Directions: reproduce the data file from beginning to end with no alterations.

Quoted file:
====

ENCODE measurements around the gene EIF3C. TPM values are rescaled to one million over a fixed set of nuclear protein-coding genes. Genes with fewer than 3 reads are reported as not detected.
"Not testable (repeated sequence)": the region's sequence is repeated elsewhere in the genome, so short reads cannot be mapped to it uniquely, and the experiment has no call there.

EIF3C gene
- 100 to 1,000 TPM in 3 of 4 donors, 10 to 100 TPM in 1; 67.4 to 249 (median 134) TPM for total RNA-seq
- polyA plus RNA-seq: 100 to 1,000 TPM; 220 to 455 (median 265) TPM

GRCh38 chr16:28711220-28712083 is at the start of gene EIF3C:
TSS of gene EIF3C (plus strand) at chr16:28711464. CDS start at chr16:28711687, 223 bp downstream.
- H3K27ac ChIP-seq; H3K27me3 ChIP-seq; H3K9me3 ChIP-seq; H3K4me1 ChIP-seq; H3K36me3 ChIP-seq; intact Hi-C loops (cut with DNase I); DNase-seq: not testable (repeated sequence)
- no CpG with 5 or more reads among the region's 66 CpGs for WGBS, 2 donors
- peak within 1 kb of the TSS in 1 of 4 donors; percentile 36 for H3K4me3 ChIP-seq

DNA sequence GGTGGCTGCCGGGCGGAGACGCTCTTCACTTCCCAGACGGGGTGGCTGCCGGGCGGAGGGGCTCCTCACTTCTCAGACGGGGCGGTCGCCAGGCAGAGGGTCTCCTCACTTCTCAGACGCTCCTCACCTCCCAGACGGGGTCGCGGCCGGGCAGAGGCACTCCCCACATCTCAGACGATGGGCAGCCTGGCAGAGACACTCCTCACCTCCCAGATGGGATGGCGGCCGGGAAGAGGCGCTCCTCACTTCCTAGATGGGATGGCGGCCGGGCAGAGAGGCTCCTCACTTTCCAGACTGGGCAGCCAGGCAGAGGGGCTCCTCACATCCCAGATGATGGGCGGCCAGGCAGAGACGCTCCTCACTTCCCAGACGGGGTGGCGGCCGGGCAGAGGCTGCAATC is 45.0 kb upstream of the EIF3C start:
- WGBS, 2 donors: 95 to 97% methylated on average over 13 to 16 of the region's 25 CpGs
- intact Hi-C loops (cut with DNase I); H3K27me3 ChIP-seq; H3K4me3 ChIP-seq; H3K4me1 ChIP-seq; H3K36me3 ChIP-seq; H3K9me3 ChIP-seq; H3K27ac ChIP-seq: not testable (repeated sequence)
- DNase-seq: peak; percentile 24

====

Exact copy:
ENCODE measurements around the gene EIF3C. TPM values are rescaled to one million over a fixed set of nuclear protein-coding genes. Genes with fewer than 3 reads are reported as not detected.
"Not testable (repeated sequence)": the region's sequence is repeated elsewhere in the genome, so short reads cannot be mapped to it uniquely, and the experiment has no call there.

EIF3C gene
- 100 to 1,000 TPM in 3 of 4 donors, 10 to 100 TPM in 1; 67.4 to 249 (median 134) TPM for total RNA-seq
- polyA plus RNA-seq: 100 to 1,000 TPM; 220 to 455 (median 265) TPM

GRCh38 chr16:28711220-28712083 is at the start of gene EIF3C:
TSS of gene EIF3C (plus strand) at chr16:28711464. CDS start at chr16:28711687, 223 bp downstream.
- H3K27ac ChIP-seq; H3K27me3 ChIP-seq; H3K9me3 ChIP-seq; H3K4me1 ChIP-seq; H3K36me3 ChIP-seq; intact Hi-C loops (cut with DNase I); DNase-seq: not testable (repeated sequence)
- no CpG with 5 or more reads among the region's 66 CpGs for WGBS, 2 donors
- peak within 1 kb of the TSS in 1 of 4 donors; percentile 36 for H3K4me3 ChIP-seq

DNA sequence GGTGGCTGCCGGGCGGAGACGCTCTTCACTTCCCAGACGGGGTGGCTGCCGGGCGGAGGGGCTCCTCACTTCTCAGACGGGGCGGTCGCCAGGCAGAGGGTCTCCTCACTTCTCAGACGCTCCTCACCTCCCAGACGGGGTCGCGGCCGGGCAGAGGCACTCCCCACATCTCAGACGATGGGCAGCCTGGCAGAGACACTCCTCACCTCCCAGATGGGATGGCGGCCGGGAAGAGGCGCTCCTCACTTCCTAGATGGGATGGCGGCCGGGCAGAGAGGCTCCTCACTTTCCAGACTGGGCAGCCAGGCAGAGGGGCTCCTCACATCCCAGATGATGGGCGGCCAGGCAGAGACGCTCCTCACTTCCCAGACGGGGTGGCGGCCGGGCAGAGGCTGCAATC is 45.0 kb upstream of the EIF3C start:
- WGBS, 2 donors: 95 to 97% methylated on average over 13 to 16 of the region's 25 CpGs
- intact Hi-C loops (cut with DNase I); H3K27me3 ChIP-seq; H3K4me3 ChIP-seq; H3K4me1 ChIP-seq; H3K36me3 ChIP-seq; H3K9me3 ChIP-seq; H3K27ac ChIP-seq: not testable (repeated sequence)
- DNase-seq: peak; percentile 24